PotashCorp CEO to step down, replacement named

PotashCorp’s CEO Bill Doyle will step down from his post at the Saskatoon-based fertilizer giant at the end of June. (Dave Bedard photo)

Saskatchewan-based fertilizer giant PotashCorp has announced its CEO’s plans to step down in July and has named a copper mining firm’s CEO as his replacement.

Bill Doyle, PotashCorp’s CEO since 1999, announced Sunday he will step down as chief executive after 27 years with the company, and remain as a “senior advisor” through June 2015.

Jochen Tilk, who until March last year was CEO of Toronto copper mining firm Inmet Mining, will move to Saskatoon and become PotashCorp’s president and CEO effective July 1.

“PotashCorp has grown and benefitted enormously under Bill’s leadership and the strategies that have created tremendous long-term value,” Tilk said in a release Sunday. “I share his philosophy for running the company and plan to build on this strong foundation.”

“Jochen is known for his focus on operational excellence and disciplined growth, and the entire board agreed he was the right person to lead the company forward,” PotashCorp chairman Dallas Howe said in the same release.

The potash firm hailed Tilk for his role in “asset optimization, organic growth and strategic acquisitions” at Inmet, building “a portfolio of facilities that was recognized as a leader in quality and cost.”

Inmet, whose overseas assets included copper, zinc and gold mining projects, last year became part of Vancouver-based First Quantum Minerals in a $5.1 billion hostile takeover which ended in March 2013 with the resignation of Tilk and nine other directors from the Inmet board.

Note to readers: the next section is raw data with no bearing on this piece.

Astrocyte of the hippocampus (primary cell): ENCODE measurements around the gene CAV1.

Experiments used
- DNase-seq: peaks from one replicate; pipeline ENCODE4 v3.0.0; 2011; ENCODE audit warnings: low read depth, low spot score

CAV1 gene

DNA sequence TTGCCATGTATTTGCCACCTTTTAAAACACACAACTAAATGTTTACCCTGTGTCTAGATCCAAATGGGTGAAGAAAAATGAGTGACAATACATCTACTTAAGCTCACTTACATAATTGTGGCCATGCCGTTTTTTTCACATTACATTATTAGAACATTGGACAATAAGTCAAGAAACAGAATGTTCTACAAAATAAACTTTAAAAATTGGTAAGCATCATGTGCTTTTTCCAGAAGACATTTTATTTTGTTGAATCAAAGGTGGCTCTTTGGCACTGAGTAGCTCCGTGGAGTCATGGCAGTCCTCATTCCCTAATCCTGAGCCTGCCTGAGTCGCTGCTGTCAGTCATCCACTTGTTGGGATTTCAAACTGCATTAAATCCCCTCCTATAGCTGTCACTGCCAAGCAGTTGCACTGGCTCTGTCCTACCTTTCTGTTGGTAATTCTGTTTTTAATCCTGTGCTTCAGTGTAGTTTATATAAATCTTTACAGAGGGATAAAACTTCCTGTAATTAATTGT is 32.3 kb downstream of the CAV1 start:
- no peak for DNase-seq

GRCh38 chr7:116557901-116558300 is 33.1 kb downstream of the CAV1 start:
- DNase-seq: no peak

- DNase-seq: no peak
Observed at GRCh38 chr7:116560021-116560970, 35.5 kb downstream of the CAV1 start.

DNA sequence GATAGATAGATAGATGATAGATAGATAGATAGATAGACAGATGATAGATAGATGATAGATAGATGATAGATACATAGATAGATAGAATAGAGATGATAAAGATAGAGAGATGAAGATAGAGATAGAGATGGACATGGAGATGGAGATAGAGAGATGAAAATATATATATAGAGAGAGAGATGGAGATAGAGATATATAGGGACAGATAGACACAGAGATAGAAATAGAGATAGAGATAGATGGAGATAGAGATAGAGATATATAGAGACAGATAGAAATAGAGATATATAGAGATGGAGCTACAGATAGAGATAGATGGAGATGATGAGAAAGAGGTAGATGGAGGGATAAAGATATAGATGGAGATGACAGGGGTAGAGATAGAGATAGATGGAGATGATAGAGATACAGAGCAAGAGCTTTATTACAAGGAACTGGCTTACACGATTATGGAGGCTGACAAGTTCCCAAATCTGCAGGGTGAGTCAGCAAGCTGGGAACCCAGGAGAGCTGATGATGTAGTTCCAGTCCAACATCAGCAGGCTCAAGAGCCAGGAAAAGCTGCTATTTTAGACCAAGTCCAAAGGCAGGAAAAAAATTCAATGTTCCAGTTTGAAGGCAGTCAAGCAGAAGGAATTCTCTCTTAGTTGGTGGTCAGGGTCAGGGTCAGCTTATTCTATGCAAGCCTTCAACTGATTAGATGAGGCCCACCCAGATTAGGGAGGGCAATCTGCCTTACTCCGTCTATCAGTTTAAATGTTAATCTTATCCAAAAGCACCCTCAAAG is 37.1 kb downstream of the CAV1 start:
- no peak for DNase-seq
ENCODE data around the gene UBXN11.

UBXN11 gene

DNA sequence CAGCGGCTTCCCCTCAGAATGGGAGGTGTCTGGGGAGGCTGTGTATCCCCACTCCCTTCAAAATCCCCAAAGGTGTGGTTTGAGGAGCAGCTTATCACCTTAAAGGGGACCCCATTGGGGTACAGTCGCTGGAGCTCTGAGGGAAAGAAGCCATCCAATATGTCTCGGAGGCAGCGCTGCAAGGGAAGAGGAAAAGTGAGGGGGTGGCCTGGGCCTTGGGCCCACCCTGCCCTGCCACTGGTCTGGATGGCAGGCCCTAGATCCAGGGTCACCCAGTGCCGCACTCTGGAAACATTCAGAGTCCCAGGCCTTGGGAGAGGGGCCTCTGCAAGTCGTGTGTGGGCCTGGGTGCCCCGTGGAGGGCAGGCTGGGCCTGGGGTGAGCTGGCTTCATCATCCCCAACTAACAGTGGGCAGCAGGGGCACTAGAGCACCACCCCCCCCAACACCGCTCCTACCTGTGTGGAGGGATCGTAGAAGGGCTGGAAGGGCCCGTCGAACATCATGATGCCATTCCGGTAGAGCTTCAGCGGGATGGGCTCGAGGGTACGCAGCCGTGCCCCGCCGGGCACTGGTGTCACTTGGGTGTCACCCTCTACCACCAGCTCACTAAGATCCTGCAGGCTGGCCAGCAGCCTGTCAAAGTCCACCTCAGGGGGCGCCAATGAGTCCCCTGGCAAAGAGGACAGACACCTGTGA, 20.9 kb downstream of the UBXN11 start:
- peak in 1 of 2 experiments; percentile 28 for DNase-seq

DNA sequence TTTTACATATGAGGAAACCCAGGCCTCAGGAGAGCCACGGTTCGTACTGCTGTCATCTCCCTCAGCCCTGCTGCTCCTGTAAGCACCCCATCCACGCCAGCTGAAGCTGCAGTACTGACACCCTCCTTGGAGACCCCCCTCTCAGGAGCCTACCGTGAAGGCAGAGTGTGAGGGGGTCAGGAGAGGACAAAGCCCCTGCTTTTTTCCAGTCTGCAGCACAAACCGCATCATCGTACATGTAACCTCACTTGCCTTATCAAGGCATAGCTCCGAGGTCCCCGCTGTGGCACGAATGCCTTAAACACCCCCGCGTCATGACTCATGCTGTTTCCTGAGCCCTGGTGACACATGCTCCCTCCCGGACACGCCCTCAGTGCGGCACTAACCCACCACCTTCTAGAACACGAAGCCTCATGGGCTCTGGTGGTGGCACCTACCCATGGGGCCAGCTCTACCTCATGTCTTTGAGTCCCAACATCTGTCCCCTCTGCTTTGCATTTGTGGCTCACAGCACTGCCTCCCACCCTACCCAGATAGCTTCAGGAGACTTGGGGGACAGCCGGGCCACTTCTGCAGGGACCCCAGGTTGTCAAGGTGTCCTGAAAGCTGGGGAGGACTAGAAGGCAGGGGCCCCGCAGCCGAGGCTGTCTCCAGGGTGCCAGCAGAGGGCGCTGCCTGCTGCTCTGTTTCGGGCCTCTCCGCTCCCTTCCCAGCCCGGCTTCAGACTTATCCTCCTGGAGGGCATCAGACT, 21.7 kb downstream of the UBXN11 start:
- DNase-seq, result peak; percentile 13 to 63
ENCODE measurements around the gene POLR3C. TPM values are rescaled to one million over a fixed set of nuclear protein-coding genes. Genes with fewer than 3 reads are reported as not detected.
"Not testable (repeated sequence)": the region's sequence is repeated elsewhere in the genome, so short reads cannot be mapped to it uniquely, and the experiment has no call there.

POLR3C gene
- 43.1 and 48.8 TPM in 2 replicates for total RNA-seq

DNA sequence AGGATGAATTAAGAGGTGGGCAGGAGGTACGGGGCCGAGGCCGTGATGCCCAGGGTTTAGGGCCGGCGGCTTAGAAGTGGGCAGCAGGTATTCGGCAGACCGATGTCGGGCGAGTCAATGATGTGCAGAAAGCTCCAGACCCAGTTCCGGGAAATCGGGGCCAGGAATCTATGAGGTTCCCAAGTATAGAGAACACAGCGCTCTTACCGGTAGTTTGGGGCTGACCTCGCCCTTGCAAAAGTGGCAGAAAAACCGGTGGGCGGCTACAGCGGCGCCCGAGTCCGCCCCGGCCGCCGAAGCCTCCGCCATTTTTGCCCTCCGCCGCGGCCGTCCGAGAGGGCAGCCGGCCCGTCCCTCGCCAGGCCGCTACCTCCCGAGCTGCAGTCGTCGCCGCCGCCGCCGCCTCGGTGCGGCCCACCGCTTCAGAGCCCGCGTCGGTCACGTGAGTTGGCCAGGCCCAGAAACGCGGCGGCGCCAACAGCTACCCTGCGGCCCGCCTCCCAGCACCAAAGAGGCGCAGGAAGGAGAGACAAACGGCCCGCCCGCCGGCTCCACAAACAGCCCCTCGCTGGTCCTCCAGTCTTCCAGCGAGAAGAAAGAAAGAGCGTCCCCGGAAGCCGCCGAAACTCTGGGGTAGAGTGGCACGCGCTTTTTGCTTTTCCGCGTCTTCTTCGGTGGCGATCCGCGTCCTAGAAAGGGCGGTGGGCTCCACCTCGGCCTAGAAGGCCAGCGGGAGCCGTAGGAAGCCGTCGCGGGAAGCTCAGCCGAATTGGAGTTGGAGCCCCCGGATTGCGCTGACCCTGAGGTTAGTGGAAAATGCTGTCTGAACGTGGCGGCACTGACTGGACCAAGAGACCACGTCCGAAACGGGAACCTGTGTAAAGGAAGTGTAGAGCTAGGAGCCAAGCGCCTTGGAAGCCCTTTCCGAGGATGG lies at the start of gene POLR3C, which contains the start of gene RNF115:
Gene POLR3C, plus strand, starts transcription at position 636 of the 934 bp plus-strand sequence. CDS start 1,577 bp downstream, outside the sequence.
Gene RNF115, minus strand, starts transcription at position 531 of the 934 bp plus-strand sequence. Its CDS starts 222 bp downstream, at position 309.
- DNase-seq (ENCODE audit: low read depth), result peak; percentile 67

“The best assets”

PotashCorp, Doyle said Sunday, “is in great shape and I am more enthusiastic about the future than I have ever been, especially with the addition of Jochen Tilk.

“PotashCorp has the best people, the best assets in the business and excellent long-term growth prospects. As the world’s largest producer of crop nutrients, we will continue to play an important role in improving global food security.”

Doyle’s departure, however, comes in the wake of layoffs last December for over 1,000 PotashCorp staff — an 18 per cent cut in its workforce, made in part by suspending production at one of its mills at Lanigan, Sask.; cutting production at its Cory mine near Saskatoon; and halting production at its Penobsquis mine at Sussex, N.B.

The cuts followed underwhelming quarterly financials at PotashCorp due to soft potash demand, ample supplies and last summer’s breakup of Belarusian Potash Co. (BPC) — a rival cartel to North American-led Canpotex, of which PotashCorp is a major member.

Russian potash miner Uralkali last July quit BPC, its joint venture with partner Belaruskali. BPC’s breakup in turn left many international potash buyers “waiting in anticipation of weaker prices,” Doyle said last October.

PotashCorp’s recent history also included defeating a 2010 takeover bid from major global mining firm BHP Billiton. PotashCorp’s defense was helped by the federal government’s rejection of Billiton’s $38.6 billion bid.

Billiton, a major presence in iron, copper, coal and petroleum, is developing its own Saskatchewan potash mining play at Jansen, Sask., with an eye on potash as a “potential fifth” pillar of its business. — AGCanada.com Network

 

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